And when the car was delivered, it became clear that Mr. Belmont would never have a problem getting a subway seat. Nor would he have a problem getting a grilled steak or a cold glass of Champagne between stations, because his car, which he called the Mineola, came equipped with a galley. He also didn’t have to suspend his money-making pursuits while he was in transit: he signed contracts right on the elegant roll-top desk in his mahogany-lined study. He would not even have to change trains to get to his beloved racetrack on Long Island because he arranged for a connection from the subway tracks to the Long Island Rail Road tracks at the Atlantic Avenue station in Brooklyn. This way, he and his guests could board the car from a door in the basement bar of the Belmont Hotel, which stood near Grand Central Terminal, and ride express to Belmont Park.Miraculously, the car survives (but it’s in desperate need of restoration). Yet,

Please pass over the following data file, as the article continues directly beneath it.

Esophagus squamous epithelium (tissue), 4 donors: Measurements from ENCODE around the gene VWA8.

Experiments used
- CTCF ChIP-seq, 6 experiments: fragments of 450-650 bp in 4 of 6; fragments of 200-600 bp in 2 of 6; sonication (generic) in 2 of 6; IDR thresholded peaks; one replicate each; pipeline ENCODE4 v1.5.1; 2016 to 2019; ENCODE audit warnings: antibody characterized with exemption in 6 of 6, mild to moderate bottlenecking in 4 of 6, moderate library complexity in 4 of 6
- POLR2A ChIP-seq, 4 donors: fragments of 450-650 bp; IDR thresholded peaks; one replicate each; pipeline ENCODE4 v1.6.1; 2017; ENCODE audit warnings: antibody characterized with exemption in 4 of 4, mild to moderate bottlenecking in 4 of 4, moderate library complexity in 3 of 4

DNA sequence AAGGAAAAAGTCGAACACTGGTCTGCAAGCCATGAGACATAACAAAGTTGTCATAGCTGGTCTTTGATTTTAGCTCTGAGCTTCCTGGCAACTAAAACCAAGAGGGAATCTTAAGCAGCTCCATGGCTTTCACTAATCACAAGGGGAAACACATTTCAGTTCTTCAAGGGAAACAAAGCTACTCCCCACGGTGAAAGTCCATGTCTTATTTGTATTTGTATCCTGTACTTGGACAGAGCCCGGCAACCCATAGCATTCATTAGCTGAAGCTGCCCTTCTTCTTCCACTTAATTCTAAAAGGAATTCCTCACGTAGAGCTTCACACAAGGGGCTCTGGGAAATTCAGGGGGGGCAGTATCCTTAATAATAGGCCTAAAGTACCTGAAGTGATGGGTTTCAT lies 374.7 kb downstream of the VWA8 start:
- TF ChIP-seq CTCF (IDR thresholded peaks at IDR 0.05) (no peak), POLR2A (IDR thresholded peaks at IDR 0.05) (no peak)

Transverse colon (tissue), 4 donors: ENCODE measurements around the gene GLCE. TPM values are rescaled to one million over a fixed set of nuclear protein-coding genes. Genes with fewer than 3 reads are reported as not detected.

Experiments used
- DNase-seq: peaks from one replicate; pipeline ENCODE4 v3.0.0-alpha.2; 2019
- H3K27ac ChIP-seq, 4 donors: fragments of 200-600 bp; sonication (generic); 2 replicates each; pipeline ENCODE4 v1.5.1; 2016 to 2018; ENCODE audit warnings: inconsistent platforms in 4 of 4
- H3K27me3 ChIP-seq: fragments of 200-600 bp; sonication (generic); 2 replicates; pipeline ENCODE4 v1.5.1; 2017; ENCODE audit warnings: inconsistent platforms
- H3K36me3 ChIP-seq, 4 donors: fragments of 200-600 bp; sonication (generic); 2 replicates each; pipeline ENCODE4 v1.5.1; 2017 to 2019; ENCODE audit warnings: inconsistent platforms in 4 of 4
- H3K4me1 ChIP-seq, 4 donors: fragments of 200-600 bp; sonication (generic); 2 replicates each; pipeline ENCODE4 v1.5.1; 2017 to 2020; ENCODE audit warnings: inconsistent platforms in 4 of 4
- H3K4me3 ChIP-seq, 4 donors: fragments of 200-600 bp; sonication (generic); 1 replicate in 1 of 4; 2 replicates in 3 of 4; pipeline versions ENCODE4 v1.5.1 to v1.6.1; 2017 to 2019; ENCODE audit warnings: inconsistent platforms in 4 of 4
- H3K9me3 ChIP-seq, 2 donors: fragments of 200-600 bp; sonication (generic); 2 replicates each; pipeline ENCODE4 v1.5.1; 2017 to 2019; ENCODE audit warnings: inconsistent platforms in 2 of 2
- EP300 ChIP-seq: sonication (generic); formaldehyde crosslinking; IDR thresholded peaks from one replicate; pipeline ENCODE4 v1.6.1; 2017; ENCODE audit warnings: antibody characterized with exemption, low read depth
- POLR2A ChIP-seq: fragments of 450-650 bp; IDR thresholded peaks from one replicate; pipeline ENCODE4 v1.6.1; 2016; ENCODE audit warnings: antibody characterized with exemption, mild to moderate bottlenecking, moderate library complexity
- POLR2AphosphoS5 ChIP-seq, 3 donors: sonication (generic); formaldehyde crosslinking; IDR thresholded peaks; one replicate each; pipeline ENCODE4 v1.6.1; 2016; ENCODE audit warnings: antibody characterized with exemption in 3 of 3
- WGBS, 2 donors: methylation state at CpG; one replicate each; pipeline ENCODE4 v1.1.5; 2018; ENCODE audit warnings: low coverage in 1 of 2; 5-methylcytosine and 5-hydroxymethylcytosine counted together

the roll-top desk still sits magisterially in the office. The oval brass striker plates, upon which cigar smokers could light their matches, still adorn the walls. And a load of light-brown sand still sits in a special compartment that was used to ‘flush’ the toilet after riders used the facilities.
Thank you, Mr. Belmont, for inaugurating the grand tradition of defecating in New York City subway cars.